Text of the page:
Monetary Authority of Singapore Consults on Proposed E-Payments User Protection Guidelines

On Feb. 13, 2018, the Monetary Authority of Singapore (MAS) issued a Consultation Paper on the Proposed E-Payments User Protection Guidelines (Consultation Paper). Under the Consultation Paper, the MAS proposes to issue a set of guidelines (Guidelines) to standardize the protection offered to individuals or micro-enterprises from losses arising from unauthorized or mistaken payment transactions.

The Guidelines are part of MAS’s ongoing review of Singapore’s regulatory framework for payment services.  They are meant to provide general guidance and are not intended to be comprehensive or to replace or override any legislation.

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National Academy of Sciences Encryption Study

Few would describe 2017 as a quiet year.  But it actually was a period of relative calm with respect to at least one important topic.  After supporters and opponents of mandated government access to encrypted communications publicly feuded for much of 2016, reprising arguments they’ve had since at least the days of the “Clipper Chip,” these “encryption debates” seemed to quiet down for much of last year.  The same tensions likely simmered beneath the surface, to be sure, but they didn’t boil over and there was accordingly less attention directed at the issue than there had been previously. 

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Cybersecurity Identified as an SEC OCIE Examination Priority for 2018

On February 7, 2018, the SEC’s Office of Compliance Inspections and Examinations (OCIE) released its 2018 National Exam Program Examination Priorities (2018 Exam Priorities) and, once again, identified cybersecurity as one of its main areas of focus.  According to OCIE, each of its examination programs will prioritize cybersecurity. The 2018 Exam Priorities include five main focus areas:  (1) cybersecurity; (2) compliance and risks in critical market infrastructure; (3) matters of importance to retail investors, including seniors and those saving for retirement; (4) oversight of the Financial Industry Regulatory Authority (FINRA) and Municipal Securities Rulemaking Board (MSRB); and (5) anti-money laundering programs.  For an in-depth discussion regarding the entirety of the 2018 Exam Priorities, see Sidley’s previous analysis here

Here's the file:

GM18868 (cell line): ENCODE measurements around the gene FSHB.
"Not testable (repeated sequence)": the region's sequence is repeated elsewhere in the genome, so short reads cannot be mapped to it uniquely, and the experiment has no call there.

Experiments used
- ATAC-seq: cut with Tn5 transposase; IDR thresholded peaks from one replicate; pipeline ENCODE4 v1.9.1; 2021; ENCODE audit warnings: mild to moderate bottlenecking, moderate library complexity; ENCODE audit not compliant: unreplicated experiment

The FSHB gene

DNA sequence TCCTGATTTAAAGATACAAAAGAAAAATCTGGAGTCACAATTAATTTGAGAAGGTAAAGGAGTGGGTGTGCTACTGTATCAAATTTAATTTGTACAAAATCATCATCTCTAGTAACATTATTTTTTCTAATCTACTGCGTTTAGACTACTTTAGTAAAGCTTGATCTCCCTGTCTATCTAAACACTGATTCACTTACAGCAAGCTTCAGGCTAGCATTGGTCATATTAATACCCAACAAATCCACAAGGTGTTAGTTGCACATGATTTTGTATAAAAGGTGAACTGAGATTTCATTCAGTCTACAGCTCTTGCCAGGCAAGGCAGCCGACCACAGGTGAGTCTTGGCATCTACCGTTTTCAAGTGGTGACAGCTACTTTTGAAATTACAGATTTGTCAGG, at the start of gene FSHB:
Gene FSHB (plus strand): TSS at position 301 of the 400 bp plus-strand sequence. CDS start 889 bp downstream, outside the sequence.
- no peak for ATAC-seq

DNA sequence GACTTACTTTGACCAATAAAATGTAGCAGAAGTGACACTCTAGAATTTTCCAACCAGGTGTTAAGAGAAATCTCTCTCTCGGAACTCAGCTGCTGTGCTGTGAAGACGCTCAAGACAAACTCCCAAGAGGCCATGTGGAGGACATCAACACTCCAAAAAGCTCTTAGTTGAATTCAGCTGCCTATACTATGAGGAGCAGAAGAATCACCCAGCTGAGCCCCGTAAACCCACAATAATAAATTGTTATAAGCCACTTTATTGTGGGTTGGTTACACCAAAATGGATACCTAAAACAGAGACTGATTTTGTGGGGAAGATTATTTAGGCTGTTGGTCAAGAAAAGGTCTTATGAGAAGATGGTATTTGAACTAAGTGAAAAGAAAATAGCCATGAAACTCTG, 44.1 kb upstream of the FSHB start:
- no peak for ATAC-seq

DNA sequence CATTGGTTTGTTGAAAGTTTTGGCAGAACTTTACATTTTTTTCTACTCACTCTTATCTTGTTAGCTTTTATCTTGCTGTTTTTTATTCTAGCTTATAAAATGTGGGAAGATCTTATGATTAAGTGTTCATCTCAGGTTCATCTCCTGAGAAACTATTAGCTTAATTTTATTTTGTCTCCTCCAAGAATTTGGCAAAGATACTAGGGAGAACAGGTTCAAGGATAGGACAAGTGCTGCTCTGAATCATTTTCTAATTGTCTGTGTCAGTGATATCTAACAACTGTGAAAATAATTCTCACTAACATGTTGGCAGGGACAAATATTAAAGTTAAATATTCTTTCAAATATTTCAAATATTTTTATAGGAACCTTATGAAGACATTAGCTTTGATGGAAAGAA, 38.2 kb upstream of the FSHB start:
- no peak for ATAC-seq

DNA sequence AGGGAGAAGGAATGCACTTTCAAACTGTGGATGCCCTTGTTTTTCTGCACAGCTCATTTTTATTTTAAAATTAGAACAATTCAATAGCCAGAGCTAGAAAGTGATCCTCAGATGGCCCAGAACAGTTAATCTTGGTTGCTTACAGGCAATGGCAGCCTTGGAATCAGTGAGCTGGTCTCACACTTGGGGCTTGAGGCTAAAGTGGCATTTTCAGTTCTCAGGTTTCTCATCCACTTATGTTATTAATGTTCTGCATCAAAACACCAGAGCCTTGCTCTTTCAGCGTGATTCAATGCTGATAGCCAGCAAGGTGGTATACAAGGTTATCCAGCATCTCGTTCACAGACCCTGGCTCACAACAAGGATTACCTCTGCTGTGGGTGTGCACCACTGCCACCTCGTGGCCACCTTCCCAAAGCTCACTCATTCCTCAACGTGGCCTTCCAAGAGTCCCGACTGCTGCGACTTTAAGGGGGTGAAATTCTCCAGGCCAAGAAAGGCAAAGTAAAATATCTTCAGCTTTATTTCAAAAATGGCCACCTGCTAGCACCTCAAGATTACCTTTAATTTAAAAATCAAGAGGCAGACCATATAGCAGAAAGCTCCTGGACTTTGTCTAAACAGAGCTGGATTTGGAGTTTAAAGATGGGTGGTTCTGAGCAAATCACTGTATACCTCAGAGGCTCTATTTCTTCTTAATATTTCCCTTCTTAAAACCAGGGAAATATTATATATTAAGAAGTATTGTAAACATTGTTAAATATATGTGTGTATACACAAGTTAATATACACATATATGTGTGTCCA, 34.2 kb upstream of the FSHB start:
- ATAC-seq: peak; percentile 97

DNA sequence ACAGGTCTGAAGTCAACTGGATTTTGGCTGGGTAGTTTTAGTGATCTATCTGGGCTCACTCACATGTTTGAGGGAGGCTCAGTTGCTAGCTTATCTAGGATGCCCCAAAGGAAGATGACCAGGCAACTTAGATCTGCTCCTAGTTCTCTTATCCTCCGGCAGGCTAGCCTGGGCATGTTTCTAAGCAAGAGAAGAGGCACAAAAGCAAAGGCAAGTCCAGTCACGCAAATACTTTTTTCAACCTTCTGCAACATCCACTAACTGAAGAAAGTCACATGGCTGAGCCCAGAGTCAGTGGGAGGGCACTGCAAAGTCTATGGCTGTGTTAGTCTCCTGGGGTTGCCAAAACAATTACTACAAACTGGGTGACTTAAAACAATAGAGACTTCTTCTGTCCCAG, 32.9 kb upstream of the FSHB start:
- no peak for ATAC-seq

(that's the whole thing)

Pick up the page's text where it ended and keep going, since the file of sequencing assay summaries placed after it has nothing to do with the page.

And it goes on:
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SEC Office of Compliance Inspections and Examinations Publishes 2018 Exam Priorities

On February 7, 2018, the Office of Compliance Inspections and Examinations (OCIE) of the U.S. Securities and Exchange Commission (the Commission) released its annual National Exam Program Examination Priorities (Exam Priorities).1 As has been widely reported, the Exam Priorities’ general focus areas include:

  • retail investors
  • compliance and risks in critical market infrastructure
  • oversight of the Financial Industry Regulatory Authority (FINRA) and Municipal Securities Rulemaking Board (MSRB)
  • cybersecurity
  • anti-money laundering (AML) programs

The majority of these Exam Priorities are not surprising because they reflect the Commission’s continued focus on retail investors, conflicts of interest, fee disclosure, cybersecurity, cryptocurrency and AML programs.2 The Exam Priorities can serve as a roadmap for firms to assess their policies, procedures and compliance programs, and to prepare for OCIE exams. This post outlines and elaborates on each of the Exam Priorities.

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NYDFS Cybersecurity Regulations: First Annual Compliance Certification Due February 15, 2018

Companies that are subject to New York’s Cybersecurity Regulation are moving quickly to finalize their compliance obligations under the Cybersecurity Regulation, as the second “due date” quickly approaches – February 15, 2018.   By August 28, 2017, Covered Entities were required to have a cybersecurity program in place, as well as a board (or senior officer) approved written cybersecurity policy and Chief Information Security Officer to help protect data and systems.  They also became obligated to report cybersecurity events to the NYDFS. 

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Protecting Privilege in the Aftermath of a Data Breach

On Jan. 3, the United States Court of Appeals for the Sixth Circuit issued a decision that effectively required a company to turn over materials relating to a privileged forensic data breach investigation because, the court concluded, the company had implicitly waived privilege when it disclosed certain of the forensic firm’s conclusions in response to a discovery request. The Sixth Circuit’s decision emphasizes the need for caution by litigants wishing to raise a defense that relies on privileged investigations and reports, including third-party forensic reports, or otherwise disclosing the conclusions of such investigations and reports.

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Movement on Section 702 of the Foreign Intelligence Surveillance Act (FISA)

Following months of intense debate, an attempted filibuster, and close votes in both the House and Senate, Congress last week finally extended Section 702 of the Foreign Intelligence Surveillance Act (FISA).

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